When it comes to Meta Data, I am a fanatic. There are so many variations, of how to write it. There is the obvious where you put the keyword term first, but what goes after that? How long should it be? Total, Density, and Prominence can all be factors. Can you stuff another keyword in there?

I always suggest using Meta Data, however is it nessesary? NO.
Is it necessary to highly rank? Also NO.

"So wait, I do not get it, you just said you need it..What is wrong with you?"

Well first lets look at Meta Data.
META DATA, in any media, is just a guide to what you are going to see, hear, or just experience. It is the pamphlet when you attend a concert, graduation, and event. It tells you what you are going to see and how it is organized. However, it is not the actual experience or the 'content of the event.' That experience is like the text and/or content of your website. That is why content is king. They come to see the actual event, not the pamphlet.

Is the pamphlet required by you to understand the event? NO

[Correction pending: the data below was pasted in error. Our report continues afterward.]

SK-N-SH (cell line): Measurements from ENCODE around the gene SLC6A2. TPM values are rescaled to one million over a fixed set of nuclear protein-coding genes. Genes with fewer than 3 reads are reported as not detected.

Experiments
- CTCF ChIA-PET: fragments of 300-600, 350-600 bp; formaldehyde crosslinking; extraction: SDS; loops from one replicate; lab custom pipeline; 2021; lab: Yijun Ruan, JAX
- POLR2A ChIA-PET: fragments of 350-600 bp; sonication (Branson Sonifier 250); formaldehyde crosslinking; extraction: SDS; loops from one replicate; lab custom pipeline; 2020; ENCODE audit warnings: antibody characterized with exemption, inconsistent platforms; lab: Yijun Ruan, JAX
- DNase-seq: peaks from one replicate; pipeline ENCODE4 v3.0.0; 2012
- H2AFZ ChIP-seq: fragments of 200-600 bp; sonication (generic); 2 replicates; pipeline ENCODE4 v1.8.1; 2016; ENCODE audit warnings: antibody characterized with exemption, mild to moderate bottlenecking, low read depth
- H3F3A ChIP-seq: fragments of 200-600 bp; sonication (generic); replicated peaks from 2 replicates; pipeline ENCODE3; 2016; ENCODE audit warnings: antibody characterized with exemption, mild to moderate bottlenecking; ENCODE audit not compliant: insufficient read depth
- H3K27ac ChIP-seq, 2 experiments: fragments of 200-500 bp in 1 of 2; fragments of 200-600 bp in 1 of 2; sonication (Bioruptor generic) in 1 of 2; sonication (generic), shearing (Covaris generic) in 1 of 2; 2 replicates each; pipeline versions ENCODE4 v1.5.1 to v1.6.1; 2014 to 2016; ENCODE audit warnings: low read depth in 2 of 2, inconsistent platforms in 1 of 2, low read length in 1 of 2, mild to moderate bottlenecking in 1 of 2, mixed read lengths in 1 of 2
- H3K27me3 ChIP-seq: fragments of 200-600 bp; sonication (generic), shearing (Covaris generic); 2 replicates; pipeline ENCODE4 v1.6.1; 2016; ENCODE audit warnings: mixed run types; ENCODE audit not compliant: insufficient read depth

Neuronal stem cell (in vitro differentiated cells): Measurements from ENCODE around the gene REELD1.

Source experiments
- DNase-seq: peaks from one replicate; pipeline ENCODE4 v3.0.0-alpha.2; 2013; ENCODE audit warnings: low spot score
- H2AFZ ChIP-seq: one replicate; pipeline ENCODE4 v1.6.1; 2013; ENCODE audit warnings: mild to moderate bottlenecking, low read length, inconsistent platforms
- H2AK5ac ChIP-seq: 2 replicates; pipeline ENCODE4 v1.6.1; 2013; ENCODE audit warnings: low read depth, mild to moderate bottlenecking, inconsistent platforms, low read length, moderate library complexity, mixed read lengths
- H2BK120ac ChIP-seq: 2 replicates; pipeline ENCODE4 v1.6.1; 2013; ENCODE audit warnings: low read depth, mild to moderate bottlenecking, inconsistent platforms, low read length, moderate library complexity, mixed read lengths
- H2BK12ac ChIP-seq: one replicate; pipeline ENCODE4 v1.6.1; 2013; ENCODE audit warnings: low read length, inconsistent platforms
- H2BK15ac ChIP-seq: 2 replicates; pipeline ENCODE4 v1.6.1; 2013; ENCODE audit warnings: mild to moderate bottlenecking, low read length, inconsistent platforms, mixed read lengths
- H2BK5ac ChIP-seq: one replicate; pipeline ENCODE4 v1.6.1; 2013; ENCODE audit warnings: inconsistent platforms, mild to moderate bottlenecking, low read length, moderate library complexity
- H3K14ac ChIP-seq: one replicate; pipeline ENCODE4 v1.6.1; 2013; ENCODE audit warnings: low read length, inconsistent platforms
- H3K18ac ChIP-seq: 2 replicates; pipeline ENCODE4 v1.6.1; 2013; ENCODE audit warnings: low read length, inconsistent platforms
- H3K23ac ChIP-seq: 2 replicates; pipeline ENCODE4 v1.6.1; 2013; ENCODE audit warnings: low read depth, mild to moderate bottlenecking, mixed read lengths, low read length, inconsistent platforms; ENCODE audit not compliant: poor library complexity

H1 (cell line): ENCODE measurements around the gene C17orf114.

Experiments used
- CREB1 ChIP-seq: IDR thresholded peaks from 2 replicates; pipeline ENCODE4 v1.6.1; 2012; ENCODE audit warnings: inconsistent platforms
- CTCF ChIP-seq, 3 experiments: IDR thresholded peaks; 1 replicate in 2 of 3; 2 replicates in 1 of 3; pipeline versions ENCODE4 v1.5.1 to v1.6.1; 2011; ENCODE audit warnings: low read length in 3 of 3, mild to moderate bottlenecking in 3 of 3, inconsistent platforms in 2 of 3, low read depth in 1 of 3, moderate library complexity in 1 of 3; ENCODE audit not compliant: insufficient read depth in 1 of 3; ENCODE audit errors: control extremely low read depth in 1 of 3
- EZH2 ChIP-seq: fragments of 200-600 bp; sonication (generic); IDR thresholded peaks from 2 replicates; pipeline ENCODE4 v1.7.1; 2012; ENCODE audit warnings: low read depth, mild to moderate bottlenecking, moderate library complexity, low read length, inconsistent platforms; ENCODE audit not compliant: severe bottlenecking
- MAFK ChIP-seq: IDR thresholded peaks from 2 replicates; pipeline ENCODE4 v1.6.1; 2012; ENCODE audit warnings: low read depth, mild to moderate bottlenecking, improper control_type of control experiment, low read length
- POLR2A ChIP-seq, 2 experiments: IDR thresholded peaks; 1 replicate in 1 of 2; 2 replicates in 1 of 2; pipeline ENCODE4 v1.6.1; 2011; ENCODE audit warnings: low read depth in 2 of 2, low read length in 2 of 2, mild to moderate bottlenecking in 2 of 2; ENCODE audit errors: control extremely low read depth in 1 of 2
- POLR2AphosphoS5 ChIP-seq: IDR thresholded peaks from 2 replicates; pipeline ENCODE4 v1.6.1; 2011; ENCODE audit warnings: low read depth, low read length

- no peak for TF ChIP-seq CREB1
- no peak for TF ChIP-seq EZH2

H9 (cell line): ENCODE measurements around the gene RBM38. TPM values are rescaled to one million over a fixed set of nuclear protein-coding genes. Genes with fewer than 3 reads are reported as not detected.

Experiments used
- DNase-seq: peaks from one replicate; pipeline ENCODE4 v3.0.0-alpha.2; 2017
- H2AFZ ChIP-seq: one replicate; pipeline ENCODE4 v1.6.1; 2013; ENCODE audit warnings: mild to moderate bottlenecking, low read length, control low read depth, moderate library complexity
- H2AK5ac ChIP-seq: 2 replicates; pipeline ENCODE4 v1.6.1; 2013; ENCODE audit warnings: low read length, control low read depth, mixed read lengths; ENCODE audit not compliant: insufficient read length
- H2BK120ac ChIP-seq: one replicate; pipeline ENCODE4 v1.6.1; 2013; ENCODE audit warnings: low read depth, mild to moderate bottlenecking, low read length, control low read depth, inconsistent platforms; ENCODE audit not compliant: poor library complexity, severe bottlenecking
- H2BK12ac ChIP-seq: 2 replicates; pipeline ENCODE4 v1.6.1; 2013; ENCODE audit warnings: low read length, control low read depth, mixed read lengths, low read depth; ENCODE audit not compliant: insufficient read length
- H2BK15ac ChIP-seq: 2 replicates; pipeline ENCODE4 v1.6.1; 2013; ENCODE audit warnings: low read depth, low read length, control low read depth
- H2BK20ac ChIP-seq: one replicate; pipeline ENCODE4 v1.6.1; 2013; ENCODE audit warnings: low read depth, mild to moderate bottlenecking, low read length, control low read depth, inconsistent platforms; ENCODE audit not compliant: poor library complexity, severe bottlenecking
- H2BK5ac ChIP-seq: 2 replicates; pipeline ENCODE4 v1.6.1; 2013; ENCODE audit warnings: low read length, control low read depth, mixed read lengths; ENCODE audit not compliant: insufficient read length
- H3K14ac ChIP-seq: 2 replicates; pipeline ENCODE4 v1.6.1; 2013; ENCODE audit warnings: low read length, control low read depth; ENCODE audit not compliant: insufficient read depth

Is the meta data required by the Search Engines to understand your Website? Also NO

"OK enough with the analogy I get it"

Good, so the reason I like Meta data, is because you are telling Google, Yahoo!, and Bing exactly what you want them to look for. You are telling them that you feel you are most relevant for 'this keyword or that keyword.' And most of the time they listen! Unless your content is so irrelevant.

Now, if your content is long, thorough, organized, informative, and authoritative then the search engines will easily understand your focus based on your content. They will not need the Meta Data. Furthermore, they are not restricted to, or focused on one keyword of your choice. They may index that one page for numerous keywords! Also for every different keyword indexed, your title and description will be different based on what the search engine thought you were trying to show.